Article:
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General Inquiry: Commuting


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My girlfriend and I are both knee-deep in the application process, and it looks as if we will be relocating from the Midwest to the West Coast for grad school. Her acceptances outnumber mine, and while I am still waiting on some admissions decisions, it looks as though one option that would allow us to live in the same place is for us to attend different schools that are about 70 miles apart.

In this situation, we would live closer to her campus, and I would be taking a commuter train each day to my campus. My trip would be about 90 minutes each way. There are really no livable towns in between our two campuses. Does anybody have experience with commuting this far as a graduate student? I'm torn on whether it is feasible. I am an engineering student with departmental support, so I will eventually have an RA position, and I fear that this living situation might either get me stuck on campus after the last train home for the night, or keep me from doing the best job in classes/research due to a preoccupation with traveling.

For those that commute, does it work out, or does it cause problems when you have to stay on campus late into the night, specifically to complete lab work or critical research tasks? I hope that the train will allow me to get work done during my commute, and thus would be better than driving. I'd appreciate hearing from anybody who has ever been a commuter student.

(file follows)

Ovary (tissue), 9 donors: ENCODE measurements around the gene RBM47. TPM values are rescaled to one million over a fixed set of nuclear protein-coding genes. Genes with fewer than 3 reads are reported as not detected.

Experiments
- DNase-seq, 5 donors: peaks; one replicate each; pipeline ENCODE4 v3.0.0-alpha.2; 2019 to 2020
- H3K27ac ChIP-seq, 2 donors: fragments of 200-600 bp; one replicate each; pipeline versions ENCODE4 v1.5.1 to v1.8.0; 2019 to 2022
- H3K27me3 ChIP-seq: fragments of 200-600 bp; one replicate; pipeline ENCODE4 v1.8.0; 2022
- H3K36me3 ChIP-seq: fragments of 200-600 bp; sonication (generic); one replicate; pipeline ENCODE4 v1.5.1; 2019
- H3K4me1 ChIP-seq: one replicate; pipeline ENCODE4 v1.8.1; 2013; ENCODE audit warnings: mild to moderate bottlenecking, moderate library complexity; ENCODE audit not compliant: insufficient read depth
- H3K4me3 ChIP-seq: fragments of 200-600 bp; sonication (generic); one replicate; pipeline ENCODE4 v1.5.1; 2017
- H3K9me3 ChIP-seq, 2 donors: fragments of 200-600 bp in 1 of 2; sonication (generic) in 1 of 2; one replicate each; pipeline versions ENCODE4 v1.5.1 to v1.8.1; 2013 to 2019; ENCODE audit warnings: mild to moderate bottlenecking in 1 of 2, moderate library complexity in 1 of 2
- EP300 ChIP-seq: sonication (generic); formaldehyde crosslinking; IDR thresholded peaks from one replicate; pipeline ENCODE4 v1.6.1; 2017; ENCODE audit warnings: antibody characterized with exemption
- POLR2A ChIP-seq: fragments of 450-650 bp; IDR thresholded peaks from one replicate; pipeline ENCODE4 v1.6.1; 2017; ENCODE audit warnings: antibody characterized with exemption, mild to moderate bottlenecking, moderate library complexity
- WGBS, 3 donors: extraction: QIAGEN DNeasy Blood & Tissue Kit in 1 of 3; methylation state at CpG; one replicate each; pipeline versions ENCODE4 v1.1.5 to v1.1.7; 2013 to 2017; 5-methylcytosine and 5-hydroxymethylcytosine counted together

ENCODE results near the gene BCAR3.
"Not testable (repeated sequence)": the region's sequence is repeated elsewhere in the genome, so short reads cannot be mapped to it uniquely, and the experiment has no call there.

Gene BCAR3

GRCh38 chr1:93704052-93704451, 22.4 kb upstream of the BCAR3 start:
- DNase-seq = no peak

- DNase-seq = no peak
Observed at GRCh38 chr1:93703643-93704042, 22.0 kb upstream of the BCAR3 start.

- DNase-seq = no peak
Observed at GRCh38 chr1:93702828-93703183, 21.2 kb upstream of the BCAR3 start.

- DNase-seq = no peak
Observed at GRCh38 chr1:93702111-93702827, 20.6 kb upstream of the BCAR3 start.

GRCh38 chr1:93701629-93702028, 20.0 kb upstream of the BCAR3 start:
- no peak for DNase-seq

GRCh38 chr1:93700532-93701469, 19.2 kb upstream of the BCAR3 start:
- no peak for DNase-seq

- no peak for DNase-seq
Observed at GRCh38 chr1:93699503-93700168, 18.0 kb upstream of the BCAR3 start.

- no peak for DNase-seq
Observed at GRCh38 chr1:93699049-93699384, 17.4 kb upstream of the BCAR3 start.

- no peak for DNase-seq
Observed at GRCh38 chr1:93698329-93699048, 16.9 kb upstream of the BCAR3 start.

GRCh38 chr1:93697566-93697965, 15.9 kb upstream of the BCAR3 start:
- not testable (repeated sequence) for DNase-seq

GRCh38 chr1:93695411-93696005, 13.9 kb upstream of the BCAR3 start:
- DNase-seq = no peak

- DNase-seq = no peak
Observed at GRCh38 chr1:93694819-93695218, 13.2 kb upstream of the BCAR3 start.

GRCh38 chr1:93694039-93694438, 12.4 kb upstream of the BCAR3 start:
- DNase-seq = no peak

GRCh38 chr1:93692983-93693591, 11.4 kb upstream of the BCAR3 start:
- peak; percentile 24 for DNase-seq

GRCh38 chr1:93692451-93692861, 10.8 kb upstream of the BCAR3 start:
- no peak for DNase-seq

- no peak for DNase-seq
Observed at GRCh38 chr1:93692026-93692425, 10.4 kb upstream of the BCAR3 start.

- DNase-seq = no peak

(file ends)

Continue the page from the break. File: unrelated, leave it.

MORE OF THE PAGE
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I can tell you that several students and professors here commute from a city about an hour away. They just have to be really on top of their time management, and it works out for them.

I'm sure you will get some useful responses here from people with personal experience commuting as students, but it might be even more informative to email anyone you know in your prospective department and see whether there are people there who actually do commute and can tell you about it. My impression is that commuting is different everywhere and in every field.

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I'm in a similar situation. Unless I get a good offer at a school in New York I will have to take the train between my university and my job/SO every day - the trip is about 2 hours, so I guess that I will get a lot of reading done on my way, without too many distractions.

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I agree with socialpsych that you should contact the department. A few other thoughts:

- Most people forget to account for the time spent traveling to the station, waiting for the train, and traveling from the station to school. If you haven't done this, your commute may be considerably longer.

- You might not always be able to get a seat on the train, which of course makes it more difficult (if not impossible) to read and do work. Find out how crowded the trains get during peak periods.

- If you do decide to commute, your university may offer discounted rail passes.

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